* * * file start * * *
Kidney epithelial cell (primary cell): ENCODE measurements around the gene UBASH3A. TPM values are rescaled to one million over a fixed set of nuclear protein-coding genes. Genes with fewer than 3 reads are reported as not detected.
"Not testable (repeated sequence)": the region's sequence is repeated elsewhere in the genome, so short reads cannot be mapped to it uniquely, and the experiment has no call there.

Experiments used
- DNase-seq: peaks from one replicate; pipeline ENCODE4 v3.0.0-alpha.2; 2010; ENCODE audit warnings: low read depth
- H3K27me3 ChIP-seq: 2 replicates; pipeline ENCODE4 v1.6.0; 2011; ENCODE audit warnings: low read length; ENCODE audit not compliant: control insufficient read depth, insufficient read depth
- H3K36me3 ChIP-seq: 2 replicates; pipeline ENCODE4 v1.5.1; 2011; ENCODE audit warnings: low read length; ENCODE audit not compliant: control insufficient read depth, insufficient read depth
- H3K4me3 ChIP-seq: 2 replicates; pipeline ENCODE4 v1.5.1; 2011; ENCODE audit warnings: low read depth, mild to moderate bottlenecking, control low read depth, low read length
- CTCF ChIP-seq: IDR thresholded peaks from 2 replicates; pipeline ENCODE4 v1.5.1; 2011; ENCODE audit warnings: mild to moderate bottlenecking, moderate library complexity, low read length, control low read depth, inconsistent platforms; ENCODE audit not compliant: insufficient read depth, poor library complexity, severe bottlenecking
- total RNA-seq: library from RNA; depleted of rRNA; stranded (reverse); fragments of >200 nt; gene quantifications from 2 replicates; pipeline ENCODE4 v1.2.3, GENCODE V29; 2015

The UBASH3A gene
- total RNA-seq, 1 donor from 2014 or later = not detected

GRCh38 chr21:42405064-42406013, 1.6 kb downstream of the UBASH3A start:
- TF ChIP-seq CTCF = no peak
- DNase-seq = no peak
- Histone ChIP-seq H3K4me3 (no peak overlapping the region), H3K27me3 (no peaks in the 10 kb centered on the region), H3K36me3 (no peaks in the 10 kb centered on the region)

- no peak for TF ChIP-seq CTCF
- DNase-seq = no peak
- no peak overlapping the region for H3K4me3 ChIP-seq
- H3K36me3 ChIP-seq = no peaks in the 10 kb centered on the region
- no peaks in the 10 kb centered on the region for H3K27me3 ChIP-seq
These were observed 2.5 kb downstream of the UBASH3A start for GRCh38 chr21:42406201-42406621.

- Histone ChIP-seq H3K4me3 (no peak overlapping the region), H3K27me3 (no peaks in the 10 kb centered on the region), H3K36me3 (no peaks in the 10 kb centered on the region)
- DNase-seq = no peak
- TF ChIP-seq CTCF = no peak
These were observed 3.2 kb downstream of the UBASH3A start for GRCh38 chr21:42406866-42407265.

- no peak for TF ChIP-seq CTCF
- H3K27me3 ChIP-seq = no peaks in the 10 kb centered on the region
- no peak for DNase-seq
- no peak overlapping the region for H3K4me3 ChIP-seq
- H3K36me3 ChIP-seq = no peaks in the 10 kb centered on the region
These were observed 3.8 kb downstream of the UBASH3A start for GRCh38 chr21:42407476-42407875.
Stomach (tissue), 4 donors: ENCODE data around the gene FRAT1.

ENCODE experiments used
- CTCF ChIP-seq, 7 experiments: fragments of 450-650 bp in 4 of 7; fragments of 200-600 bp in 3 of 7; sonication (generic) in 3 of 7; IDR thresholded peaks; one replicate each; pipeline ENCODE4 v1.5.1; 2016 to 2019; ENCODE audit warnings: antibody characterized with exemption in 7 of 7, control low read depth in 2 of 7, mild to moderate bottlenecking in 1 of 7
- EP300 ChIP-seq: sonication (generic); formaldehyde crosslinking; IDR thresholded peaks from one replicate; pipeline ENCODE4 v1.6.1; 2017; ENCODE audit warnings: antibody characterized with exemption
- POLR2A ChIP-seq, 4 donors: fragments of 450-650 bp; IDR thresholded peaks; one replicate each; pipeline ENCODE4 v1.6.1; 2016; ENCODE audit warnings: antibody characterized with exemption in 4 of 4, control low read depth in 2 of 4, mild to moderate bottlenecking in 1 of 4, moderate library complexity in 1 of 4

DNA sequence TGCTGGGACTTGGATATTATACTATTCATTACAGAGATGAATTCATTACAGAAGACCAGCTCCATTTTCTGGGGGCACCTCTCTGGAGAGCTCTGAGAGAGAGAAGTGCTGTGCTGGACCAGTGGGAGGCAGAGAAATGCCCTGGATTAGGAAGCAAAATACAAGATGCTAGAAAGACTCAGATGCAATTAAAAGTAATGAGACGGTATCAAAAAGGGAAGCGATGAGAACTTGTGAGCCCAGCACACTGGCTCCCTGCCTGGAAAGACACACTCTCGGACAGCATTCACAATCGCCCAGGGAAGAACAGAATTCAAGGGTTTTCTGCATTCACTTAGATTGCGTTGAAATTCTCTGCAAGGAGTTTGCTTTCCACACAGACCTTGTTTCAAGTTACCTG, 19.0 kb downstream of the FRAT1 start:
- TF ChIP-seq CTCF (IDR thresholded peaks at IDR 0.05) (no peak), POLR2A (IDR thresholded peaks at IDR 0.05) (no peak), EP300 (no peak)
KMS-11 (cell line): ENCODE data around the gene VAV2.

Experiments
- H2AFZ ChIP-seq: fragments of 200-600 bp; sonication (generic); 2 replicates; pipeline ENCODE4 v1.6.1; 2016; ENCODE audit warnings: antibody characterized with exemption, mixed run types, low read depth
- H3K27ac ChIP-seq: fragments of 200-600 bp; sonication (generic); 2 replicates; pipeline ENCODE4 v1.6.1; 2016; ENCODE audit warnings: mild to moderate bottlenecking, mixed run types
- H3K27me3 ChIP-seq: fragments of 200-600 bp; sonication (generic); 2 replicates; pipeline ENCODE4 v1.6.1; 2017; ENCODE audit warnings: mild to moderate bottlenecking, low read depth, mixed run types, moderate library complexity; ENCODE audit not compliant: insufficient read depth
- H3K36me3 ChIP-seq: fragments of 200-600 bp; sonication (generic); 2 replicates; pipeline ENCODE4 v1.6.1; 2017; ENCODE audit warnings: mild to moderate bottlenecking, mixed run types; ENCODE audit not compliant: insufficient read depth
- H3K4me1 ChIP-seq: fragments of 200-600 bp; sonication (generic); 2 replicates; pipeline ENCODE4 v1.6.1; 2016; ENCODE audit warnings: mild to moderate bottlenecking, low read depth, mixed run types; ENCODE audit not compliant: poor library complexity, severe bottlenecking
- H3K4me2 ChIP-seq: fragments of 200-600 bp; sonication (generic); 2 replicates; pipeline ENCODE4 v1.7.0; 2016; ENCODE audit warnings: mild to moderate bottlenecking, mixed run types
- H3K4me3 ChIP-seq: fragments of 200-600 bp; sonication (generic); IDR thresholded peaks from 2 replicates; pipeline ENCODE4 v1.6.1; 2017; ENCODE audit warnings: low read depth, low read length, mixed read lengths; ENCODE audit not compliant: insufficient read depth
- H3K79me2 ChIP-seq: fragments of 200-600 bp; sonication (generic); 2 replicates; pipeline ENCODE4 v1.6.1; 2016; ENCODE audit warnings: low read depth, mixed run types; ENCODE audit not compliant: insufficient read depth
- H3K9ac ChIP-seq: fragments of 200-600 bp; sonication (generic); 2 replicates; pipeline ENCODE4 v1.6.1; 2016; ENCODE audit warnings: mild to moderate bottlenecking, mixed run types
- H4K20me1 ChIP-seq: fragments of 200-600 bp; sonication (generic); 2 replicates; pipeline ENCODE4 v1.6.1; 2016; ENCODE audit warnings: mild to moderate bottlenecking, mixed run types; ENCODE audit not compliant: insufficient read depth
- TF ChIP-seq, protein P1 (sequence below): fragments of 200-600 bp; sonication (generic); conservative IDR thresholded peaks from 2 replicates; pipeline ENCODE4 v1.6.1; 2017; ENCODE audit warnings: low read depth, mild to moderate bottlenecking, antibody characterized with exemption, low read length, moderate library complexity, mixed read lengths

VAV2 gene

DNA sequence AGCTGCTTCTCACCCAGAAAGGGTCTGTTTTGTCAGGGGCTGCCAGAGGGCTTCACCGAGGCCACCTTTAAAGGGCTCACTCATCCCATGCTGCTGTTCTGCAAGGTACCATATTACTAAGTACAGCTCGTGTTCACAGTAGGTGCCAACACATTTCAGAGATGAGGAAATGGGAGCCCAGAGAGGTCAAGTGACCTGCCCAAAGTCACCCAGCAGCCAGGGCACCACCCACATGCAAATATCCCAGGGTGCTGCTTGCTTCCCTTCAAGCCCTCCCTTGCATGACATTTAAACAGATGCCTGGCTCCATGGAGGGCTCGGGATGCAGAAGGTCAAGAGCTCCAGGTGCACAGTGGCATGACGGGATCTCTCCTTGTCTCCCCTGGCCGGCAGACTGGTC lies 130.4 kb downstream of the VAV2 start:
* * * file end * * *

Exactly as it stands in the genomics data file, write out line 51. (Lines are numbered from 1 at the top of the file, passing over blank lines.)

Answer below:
- TF ChIP-seq, protein P1 (sequence below): fragments of 200-600 bp; sonication (generic); conservative IDR thresholded peaks from 2 replicates; pipeline ENCODE4 v1.6.1; 2017; ENCODE audit warnings: low read depth, mild to moderate bottlenecking, antibody characterized with exemption, low read length, moderate library complexity, mixed read lengths